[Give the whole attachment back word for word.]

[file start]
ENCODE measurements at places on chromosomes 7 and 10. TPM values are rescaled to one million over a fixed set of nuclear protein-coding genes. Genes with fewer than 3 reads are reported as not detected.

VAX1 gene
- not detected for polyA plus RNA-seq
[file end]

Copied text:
ENCODE measurements at places on chromosomes 7 and 10. TPM values are rescaled to one million over a fixed set of nuclear protein-coding genes. Genes with fewer than 3 reads are reported as not detected.

VAX1 gene
- not detected for polyA plus RNA-seq